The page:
We have been working nonstop this month and the last to get DVT2 into production and assembled before Chinese New Year. All factories take a holiday from February 5th to February 18th. Chinese New Year is on February 11th this year.
The process of verifying everything again was really worth it. We discovered an issue with the LCD pinout. Luckily, we had not yet ordered the PCBs and could change the pinout on the connector in less than half a day.
There were over a hundred changes and refinements made to the schematic, layout and BOM. Many were minor cosmetic changes to the schematic and some were major including moving and re-routing some components to accommodate the new antenna. We also swapped some data lines in the LPDDR3 Memory in DVT2 to make it function properly.
The latest schematic and layout has been open sourced and released on GitHub. You can click here to check out the latest files. We will release the design files after we start shipping Pocket P.C.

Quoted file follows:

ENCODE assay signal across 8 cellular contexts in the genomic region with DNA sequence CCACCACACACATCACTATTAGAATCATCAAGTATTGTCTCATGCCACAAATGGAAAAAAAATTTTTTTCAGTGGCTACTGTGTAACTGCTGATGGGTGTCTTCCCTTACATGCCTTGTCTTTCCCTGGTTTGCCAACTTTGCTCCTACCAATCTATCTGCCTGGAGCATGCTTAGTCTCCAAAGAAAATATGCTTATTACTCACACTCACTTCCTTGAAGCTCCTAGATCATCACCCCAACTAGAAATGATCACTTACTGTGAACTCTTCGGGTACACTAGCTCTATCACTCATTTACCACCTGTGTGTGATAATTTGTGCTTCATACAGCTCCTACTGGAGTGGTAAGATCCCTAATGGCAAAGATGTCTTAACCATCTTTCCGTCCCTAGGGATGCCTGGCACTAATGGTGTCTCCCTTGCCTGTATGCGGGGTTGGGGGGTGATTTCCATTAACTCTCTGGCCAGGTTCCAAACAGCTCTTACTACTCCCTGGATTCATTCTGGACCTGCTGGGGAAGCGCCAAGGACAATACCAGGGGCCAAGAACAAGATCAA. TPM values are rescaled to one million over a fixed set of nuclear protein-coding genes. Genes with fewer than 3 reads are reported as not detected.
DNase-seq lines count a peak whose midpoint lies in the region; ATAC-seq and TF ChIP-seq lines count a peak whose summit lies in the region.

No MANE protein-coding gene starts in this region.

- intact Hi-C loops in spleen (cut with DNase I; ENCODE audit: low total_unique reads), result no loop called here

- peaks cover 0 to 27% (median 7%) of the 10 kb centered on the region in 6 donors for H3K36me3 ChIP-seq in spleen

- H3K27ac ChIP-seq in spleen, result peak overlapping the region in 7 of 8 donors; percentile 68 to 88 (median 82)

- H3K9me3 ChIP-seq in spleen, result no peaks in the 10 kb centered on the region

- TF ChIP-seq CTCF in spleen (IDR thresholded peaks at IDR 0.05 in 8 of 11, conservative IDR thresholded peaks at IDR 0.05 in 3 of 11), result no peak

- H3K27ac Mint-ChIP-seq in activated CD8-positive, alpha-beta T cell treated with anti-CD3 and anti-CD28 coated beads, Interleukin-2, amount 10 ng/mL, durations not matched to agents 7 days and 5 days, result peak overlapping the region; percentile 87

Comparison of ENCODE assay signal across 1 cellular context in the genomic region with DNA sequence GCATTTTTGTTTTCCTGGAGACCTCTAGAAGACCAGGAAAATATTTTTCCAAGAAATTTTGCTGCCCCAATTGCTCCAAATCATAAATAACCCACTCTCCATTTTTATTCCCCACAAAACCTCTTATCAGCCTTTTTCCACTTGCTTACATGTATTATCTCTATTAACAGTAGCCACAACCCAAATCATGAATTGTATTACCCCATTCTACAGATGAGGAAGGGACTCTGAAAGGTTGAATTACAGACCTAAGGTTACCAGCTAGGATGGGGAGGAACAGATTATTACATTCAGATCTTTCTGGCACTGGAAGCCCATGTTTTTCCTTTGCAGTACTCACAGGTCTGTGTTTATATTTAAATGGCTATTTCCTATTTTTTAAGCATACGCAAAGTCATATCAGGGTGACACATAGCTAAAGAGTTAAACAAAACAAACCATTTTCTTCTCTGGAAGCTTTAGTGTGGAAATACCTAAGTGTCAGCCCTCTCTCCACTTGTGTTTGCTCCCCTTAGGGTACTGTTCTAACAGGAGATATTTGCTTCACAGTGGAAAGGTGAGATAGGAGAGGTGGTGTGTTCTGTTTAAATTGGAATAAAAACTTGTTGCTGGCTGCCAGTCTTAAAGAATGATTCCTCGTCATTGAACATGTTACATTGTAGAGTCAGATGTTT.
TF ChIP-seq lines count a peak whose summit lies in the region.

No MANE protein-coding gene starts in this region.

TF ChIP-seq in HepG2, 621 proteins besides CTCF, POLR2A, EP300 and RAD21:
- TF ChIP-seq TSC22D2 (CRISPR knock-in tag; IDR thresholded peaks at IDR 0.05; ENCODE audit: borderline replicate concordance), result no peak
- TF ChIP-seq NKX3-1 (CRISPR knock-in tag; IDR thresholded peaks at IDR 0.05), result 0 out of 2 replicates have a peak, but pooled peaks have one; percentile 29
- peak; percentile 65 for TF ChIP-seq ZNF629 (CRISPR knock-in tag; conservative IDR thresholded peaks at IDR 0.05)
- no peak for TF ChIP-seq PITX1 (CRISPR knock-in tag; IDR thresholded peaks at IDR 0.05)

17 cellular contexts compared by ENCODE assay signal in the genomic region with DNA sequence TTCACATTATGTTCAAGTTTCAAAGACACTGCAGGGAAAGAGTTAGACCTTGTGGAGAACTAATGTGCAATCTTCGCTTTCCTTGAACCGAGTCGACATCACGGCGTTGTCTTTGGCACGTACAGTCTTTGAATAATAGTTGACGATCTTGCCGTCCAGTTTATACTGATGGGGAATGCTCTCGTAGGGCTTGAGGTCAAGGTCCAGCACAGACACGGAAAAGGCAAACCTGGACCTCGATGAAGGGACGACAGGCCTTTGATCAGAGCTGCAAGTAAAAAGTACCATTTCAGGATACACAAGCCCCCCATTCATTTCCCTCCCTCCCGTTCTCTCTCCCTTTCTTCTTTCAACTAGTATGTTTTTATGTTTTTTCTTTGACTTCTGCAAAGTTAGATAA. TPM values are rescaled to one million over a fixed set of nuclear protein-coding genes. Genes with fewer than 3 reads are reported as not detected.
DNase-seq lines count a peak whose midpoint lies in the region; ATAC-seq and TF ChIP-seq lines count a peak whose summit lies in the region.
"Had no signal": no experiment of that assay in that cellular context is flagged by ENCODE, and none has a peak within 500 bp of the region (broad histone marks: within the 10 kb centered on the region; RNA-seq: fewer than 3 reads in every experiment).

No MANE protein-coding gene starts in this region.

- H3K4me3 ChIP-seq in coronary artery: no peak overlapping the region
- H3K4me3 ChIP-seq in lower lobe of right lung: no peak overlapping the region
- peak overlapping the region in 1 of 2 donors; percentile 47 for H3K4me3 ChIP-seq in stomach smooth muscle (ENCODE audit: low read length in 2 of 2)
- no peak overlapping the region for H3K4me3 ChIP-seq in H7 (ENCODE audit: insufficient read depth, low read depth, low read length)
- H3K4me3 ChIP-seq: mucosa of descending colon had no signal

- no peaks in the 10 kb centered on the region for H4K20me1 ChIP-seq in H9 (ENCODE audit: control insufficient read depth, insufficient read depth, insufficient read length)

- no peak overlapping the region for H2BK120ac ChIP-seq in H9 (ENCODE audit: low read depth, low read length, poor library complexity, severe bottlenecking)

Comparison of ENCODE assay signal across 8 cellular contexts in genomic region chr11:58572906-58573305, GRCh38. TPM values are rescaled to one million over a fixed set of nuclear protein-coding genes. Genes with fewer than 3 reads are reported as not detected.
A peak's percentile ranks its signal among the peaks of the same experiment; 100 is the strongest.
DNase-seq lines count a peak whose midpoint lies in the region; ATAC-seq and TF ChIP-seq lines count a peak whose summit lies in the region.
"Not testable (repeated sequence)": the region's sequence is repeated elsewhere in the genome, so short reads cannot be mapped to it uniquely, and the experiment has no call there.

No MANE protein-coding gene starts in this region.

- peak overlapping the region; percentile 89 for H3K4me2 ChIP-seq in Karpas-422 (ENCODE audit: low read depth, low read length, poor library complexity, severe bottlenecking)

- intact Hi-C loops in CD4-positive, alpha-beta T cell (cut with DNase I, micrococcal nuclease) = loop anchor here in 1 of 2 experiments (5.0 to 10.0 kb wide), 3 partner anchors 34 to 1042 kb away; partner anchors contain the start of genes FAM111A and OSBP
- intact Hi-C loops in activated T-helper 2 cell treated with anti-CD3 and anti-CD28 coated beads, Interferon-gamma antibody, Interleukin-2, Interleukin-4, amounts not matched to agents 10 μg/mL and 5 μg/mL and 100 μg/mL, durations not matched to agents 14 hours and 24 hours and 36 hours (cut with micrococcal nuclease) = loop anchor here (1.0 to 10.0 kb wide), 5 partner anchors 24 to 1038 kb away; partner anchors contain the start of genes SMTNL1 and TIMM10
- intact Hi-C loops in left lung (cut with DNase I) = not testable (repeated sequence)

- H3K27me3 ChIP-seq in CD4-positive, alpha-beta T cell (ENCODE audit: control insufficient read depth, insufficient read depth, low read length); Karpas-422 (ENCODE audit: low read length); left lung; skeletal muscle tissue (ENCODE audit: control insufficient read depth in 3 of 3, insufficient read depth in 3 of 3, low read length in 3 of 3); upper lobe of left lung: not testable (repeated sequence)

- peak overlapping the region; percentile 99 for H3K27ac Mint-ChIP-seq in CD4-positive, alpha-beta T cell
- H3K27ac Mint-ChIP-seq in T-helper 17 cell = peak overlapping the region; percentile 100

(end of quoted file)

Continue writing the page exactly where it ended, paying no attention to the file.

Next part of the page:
Getting a PCB Fabrication House to produce 10-Layer impedance controlled PCBs before Chinese New Year was a difficult challenge. We tried numerous PCB services and companies we know or have worked with in the past and none could start production until after the holiday. Many companies are trying to get existing orders out of the door and are not taking new orders.
Fortunately, one of our team members checked with one of his long term partner factory and they agreed to accommodate us.
As part of the normal process of auditing a new factory, we took a number of pictures. Here are a few.
There were a number of Engineering Questions (EQ) that were raised that required us to carefully check the potential issues before providing a response on how the fabrication house should proceed. This is part of the process of getting PCBs manufactured. Since our board uses some complex technologies such as a few Wafer Level Chip Scale Packages (WLCSP) that have very fine ball spacing, we had to get the manufacturing tolerance correct to avoid issues during assembly. One issue we had is that their processes can’t accommodate white soldermask for the WLCSP component footprints. Their solution is to use a green soldermask around these components while the rest of the PCB will be white. This will not be the case for Mass Production as the fabrication house we use for M.P. has more advanced machinery capability of higher tolerance.The color white was chosen for the PCB so that it can reflect the keyboard backlight LEDs thereby making them appear brighter. If we had chosen a different soldermask color, the true color of the LEDs would not come through.